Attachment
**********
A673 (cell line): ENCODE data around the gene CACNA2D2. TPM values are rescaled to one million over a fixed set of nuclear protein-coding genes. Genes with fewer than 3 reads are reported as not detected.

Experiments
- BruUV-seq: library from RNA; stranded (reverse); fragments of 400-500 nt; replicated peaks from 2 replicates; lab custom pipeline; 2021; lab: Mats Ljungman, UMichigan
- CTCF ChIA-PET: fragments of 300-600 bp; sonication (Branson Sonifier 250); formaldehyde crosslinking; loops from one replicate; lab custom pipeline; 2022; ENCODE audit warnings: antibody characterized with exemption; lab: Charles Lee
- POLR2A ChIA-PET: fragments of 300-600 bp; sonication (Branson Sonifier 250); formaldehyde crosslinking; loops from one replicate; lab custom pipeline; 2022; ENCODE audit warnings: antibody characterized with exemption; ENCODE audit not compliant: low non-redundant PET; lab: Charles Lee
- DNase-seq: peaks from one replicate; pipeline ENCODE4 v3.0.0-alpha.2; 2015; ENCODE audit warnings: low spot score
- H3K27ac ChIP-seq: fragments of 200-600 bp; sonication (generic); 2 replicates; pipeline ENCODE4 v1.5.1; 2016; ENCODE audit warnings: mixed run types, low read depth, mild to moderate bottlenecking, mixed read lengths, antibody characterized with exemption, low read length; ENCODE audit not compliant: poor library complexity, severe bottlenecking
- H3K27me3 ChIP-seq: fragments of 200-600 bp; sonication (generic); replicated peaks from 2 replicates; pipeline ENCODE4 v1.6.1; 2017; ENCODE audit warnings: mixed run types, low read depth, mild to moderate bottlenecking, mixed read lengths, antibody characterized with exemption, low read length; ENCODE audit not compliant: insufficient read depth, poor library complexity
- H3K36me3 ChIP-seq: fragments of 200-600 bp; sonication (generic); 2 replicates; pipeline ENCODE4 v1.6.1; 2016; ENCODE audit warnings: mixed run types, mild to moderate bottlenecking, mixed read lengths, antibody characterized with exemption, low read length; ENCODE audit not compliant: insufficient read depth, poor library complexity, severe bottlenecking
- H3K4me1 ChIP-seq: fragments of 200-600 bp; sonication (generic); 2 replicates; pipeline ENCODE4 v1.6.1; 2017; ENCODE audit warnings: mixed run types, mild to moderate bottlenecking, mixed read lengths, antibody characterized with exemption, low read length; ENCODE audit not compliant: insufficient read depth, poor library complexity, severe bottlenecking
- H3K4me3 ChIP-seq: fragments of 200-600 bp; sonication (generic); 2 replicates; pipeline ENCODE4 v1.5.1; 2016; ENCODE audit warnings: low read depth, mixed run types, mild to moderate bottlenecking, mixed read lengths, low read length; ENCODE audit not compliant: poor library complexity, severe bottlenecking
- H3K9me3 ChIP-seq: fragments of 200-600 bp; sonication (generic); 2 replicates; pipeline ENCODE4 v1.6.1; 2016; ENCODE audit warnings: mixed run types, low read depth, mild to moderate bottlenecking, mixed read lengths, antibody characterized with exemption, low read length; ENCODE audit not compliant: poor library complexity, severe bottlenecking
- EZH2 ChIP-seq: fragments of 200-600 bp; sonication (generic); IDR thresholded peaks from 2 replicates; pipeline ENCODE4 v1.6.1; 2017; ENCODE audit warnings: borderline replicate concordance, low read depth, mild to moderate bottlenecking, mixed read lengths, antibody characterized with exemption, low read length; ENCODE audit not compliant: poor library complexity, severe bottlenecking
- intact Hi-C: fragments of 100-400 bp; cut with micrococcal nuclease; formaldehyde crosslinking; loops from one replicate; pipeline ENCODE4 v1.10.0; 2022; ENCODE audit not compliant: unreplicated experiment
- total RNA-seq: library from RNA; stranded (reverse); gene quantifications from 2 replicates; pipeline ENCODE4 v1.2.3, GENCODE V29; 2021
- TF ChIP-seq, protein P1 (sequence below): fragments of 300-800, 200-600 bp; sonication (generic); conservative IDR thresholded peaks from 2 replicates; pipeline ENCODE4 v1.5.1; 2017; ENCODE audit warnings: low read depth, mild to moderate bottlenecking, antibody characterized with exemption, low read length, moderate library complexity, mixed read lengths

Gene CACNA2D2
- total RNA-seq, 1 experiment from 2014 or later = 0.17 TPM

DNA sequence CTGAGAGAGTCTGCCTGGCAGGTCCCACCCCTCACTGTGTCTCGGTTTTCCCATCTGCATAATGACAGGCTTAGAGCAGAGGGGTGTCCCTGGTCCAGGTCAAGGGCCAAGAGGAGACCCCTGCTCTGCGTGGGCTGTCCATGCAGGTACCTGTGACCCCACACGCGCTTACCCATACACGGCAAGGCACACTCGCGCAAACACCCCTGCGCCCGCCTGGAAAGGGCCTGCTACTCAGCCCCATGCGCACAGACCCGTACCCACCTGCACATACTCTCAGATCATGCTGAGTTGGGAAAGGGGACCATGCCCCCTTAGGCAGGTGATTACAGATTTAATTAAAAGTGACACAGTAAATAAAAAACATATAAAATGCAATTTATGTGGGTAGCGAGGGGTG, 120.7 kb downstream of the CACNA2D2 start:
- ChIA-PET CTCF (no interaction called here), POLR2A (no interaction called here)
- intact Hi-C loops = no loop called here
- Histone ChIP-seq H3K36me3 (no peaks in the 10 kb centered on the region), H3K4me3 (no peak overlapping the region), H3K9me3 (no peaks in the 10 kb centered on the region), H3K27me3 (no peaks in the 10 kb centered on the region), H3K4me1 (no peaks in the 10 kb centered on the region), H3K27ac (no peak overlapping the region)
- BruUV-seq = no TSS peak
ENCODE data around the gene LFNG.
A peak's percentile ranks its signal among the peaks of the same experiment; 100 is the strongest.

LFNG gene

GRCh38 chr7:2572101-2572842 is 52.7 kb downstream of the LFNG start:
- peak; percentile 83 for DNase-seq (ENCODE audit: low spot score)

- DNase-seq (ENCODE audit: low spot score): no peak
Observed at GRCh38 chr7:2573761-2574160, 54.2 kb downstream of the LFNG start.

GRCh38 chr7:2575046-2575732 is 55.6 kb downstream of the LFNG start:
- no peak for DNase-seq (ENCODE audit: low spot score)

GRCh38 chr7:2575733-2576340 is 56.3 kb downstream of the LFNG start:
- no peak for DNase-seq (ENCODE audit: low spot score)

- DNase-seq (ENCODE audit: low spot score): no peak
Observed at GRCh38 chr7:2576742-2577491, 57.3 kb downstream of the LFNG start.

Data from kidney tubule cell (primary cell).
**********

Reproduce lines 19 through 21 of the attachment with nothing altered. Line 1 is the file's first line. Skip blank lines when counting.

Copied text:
DNA sequence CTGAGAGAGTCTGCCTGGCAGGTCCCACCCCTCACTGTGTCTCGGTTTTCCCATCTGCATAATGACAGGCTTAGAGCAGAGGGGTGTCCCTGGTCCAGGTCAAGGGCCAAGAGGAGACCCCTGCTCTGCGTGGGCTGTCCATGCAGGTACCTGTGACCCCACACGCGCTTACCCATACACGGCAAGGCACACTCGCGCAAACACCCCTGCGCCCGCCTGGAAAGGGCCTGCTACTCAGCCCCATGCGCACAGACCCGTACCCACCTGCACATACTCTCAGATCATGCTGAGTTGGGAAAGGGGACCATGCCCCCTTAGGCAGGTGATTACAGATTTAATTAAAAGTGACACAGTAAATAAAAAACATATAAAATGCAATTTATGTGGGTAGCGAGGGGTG, 120.7 kb downstream of the CACNA2D2 start:
- ChIA-PET CTCF (no interaction called here), POLR2A (no interaction called here)
- intact Hi-C loops = no loop called here